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Sally Ride, first American woman in space, dies at age 61

By Seth Borenstein

AP Science Writer


WASHINGTON >> Sally Ride, who blazed trails into orbit as the first American woman in space, died Monday of pancreatic cancer. She was 61.

Ride died at her home in the San Diego suburb of La Jolla, said Terry McEntee, a spokeswoman for her company, Sally Ride Science. She was a private person and the details of her illness were kept to just a few people, she said.

Ride rode into space on the space shuttle Challenger in 1983 when she was 32. After her flight, more than 42 other American women flew in space, NASA said.

“Sally was a national hero and a powerful role model. She inspired generations of young girls to reach for the stars,” President Barack Obama said in a statement.

NASA Administrator Charles Bolden, a former astronaut, said Ride “broke barriers with grace and professionalism — and literally changed the face of America’s space program.”

“The nation has lost one of its finest leaders, teachers and explorers,” he said in a statement.

Ride was a physicist, writer of five science books for children and president of her own company. She had also been a professor of physics at the University of California in San Diego.

She was selected as an astronaut candidate in 1978, the same year she earned her doctorate in physics from Stanford University. She beat out five women to be the first American female in space. Her first flight came two decades after the Soviets sent a woman into space

“On launch day, there was so much excitement and so much happening around us in crew quarters, even on the way to the launch pad,” Ride recalled in a NASA interview for the 25th anniversary of her flight in 2008.  “I didn’t really think about it that much at the time —  but I came to appreciate what an honor it was to be selected to be the first to get a chance to go into space.” 

Ride flew in space twice, both times on Challenger in 1983 and in 1984, logging 343 hours in space. A third flight was cancelled when Challenger exploded in 1986. She was on the commission investigating that accident and later served on the panel for the 2003 Columbia shuttle accident, the only person on both boards. 

She also was on the president’s committee of science advisers.

One of Ride’s last legacies was allowing middle school students to take their own pictures of the moon using cameras aboard NASA’s twin Grail spacecraft in a project spearheaded by her company.

“Sally literally could have done anything with her life. She decided to devote her life to education and to inspiring young people. To me, that’s such a powerful thing. It’s extraordinarily admirable,” said Maria Zuber, a professor at the Massachusetts Institute of Technology who heads the Grail mission.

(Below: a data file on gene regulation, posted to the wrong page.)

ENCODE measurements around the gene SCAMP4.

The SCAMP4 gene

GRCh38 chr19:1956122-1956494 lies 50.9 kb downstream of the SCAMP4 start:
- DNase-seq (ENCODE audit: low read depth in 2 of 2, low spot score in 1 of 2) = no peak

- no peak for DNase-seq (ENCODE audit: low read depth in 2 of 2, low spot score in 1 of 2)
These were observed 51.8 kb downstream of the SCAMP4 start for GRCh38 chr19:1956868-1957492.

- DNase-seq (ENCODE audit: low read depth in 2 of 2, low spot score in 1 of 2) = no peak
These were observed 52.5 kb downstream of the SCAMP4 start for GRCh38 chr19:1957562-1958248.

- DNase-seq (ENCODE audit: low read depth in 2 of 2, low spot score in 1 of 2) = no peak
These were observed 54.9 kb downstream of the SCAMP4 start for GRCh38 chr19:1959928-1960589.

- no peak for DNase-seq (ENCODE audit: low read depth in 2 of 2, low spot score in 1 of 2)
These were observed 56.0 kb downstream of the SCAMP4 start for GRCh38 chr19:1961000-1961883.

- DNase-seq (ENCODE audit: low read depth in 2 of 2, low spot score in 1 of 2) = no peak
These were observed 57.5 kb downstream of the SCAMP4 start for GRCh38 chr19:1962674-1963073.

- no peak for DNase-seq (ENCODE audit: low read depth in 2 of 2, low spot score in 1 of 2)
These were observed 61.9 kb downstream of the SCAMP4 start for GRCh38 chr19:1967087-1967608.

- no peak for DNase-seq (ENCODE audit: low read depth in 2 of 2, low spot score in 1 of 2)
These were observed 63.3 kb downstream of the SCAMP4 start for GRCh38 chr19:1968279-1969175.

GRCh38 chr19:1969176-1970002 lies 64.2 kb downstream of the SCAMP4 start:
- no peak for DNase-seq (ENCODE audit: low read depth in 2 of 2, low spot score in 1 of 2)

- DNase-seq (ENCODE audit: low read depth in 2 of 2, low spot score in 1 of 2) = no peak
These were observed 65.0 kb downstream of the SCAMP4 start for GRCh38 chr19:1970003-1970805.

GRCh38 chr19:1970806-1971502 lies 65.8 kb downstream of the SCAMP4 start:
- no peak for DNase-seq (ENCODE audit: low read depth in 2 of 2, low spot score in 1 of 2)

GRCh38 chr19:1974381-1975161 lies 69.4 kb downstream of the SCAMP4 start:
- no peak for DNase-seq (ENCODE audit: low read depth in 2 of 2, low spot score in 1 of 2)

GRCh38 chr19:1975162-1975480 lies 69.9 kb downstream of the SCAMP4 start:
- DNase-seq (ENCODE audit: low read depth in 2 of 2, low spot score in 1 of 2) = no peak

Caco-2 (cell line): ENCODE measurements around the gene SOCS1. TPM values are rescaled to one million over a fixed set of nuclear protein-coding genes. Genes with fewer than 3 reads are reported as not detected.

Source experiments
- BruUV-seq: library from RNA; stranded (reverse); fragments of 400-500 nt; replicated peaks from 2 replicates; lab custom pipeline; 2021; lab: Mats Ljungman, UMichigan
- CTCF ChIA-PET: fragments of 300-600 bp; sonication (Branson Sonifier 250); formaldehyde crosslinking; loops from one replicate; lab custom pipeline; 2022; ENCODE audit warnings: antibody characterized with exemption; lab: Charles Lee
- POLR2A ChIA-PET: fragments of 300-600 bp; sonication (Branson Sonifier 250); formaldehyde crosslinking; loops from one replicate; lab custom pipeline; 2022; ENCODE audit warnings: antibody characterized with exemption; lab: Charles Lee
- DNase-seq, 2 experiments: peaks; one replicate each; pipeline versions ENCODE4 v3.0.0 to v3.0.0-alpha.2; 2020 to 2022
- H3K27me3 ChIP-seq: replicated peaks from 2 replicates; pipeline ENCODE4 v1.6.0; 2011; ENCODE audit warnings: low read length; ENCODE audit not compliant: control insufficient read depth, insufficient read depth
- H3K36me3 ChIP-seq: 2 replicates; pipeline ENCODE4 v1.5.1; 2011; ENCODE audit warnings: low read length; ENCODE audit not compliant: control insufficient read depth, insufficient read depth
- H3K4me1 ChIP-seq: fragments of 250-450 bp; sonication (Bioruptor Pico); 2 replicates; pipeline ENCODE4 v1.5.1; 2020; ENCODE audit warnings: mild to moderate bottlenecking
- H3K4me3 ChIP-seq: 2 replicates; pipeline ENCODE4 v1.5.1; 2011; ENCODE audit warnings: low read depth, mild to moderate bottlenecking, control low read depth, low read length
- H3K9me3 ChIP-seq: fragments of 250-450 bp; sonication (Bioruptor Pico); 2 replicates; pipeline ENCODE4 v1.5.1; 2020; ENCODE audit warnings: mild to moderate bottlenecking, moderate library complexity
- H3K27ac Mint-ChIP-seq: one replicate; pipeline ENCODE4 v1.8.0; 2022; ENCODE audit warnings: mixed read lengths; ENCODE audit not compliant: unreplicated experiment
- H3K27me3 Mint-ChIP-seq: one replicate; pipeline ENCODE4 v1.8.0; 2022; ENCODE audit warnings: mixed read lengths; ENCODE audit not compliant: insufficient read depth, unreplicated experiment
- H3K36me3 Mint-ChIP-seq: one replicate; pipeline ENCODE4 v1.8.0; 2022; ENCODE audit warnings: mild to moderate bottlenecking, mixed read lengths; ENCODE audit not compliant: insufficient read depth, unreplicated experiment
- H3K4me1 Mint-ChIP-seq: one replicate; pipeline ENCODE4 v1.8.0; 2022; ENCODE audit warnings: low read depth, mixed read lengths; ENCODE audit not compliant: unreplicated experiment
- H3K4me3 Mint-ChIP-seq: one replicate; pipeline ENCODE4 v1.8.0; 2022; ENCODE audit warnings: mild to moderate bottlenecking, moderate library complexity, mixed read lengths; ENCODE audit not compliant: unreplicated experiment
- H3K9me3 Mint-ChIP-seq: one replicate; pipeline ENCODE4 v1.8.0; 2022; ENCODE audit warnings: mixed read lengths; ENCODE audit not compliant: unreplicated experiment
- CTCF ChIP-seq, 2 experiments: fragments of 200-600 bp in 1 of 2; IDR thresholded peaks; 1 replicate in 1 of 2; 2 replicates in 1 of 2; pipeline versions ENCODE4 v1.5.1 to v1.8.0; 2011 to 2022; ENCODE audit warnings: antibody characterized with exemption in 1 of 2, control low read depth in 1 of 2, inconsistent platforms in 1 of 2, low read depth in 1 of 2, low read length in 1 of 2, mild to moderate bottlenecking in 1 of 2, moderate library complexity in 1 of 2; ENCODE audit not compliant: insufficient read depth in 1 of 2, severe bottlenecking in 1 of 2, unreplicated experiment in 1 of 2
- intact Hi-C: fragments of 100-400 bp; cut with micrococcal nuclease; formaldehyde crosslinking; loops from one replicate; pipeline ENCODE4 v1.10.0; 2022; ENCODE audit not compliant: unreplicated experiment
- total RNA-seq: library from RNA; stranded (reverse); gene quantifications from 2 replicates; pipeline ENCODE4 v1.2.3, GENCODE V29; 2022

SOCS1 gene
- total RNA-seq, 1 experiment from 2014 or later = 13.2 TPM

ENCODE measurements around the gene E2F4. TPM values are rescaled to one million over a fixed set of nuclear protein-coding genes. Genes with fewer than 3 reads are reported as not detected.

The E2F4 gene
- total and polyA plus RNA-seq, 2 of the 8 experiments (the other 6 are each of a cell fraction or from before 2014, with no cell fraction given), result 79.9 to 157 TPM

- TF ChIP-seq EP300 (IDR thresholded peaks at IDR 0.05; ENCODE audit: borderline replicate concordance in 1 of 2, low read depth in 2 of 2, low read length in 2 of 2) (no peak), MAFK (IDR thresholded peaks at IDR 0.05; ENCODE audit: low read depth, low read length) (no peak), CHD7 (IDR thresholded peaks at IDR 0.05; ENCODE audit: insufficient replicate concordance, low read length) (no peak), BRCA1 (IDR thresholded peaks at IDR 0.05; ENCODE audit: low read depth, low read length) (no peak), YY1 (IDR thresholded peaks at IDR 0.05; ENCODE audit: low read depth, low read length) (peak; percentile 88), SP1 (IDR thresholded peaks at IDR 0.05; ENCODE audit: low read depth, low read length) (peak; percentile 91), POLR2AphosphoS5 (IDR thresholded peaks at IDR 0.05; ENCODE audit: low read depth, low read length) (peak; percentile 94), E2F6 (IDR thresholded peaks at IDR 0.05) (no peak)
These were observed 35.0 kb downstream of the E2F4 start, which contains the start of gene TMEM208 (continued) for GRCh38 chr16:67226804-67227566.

Ride’s office said she is survived by Tam O’Shaughnessy, her partner of 27 years; her mother, Joyce; her sister, Bear, a niece and a nephew.


Science Writer Alicia Chang contributed to this report from Los Angeles.

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allie wrote:
on July 23,2012 | 12:26PM
Publicbraddah wrote:
An exceptional human being.
on July 23,2012 | 12:52PM
cojef wrote:
Sad day for America and for her family. Condolences.
on July 23,2012 | 01:53PM
Maneki_Neko wrote:
Trail blazer.
on July 23,2012 | 05:39PM
drgtherocker wrote:
Sally Ride made a huge difference. A true inspiration. Scholar. Scientist. Astronaut. Role model for generations. Interesting that our society obsesses about airhead clowns like the Kardashians (who earn millions). Sally Ride, on the other hand, lives quietly, without fanfare. Unfortunately, didn't allow us a full opportunity to show our love and respect for her. Her choice, of course, and it appears she lived with integrity. Hey Kardashians, do you get it?
on July 23,2012 | 06:22PM
64hoo wrote:
i wonder why when all these astronauts that died years ago they never asked to be buried in space' i think that would be a right thing to do since they love space travel. just a thought. not insults.
on July 23,2012 | 11:21PM
LMO wrote:
because the definition of Buried is "To place in the ground." You cannot be buried in space. You have to be launched in to it.
on July 24,2012 | 04:14AM
Ldub20_Owl316 wrote:
on July 23,2012 | 11:54PM
LMO wrote:
“Sally was a national hero and a powerful role model. She inspired generations of young girls to reach for the stars,” President Barack Obama said in a statement. Sadly, no other American women will have this opportunity, because President Obama has, effectively, cancelled our space program. He is a great disappointment. We will miss Sally Ride.
on July 24,2012 | 04:12AM
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